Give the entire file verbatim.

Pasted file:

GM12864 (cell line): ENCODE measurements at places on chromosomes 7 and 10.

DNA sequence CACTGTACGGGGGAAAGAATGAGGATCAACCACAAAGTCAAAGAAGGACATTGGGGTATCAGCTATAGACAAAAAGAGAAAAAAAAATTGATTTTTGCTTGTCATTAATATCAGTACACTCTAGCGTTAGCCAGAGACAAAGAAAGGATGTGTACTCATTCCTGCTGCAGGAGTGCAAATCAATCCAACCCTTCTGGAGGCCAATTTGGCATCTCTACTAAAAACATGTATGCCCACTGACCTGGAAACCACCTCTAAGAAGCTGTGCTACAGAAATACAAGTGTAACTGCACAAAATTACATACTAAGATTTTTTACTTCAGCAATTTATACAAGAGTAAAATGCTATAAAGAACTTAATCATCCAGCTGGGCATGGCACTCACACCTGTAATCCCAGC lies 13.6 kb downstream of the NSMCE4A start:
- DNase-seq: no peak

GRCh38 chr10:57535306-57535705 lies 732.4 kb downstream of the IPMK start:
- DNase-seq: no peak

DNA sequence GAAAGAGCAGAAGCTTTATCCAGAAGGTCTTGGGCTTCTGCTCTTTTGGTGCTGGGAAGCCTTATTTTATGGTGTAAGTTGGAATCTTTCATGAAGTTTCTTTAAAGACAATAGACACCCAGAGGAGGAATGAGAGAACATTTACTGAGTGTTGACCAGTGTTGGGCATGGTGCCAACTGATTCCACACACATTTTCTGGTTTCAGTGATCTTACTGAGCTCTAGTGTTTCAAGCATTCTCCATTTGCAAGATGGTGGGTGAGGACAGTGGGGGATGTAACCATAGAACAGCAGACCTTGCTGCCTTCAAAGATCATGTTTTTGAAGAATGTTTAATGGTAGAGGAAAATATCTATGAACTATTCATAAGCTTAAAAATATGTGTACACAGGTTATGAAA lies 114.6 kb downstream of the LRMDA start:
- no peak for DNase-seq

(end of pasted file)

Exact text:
GM12864 (cell line): ENCODE measurements at places on chromosomes 7 and 10.

DNA sequence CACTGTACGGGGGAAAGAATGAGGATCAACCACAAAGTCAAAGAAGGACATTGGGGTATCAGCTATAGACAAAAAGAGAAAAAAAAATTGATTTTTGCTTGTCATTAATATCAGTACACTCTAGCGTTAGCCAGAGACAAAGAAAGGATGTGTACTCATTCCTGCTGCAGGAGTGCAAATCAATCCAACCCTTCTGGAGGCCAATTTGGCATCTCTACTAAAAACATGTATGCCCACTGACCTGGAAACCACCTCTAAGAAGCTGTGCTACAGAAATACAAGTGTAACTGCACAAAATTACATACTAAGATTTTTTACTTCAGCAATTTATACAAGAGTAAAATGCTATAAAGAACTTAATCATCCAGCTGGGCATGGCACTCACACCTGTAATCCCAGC lies 13.6 kb downstream of the NSMCE4A start:
- DNase-seq: no peak

GRCh38 chr10:57535306-57535705 lies 732.4 kb downstream of the IPMK start:
- DNase-seq: no peak

DNA sequence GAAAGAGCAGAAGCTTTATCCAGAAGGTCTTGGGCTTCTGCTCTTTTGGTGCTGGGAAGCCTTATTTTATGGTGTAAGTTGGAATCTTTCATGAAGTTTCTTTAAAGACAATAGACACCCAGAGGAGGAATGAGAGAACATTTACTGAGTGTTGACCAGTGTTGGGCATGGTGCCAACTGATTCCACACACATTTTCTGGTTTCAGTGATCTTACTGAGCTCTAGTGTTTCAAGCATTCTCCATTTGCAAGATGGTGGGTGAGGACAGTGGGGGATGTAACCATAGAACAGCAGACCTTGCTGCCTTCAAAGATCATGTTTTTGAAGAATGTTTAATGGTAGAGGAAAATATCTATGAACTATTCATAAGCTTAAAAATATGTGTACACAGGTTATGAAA lies 114.6 kb downstream of the LRMDA start:
- no peak for DNase-seq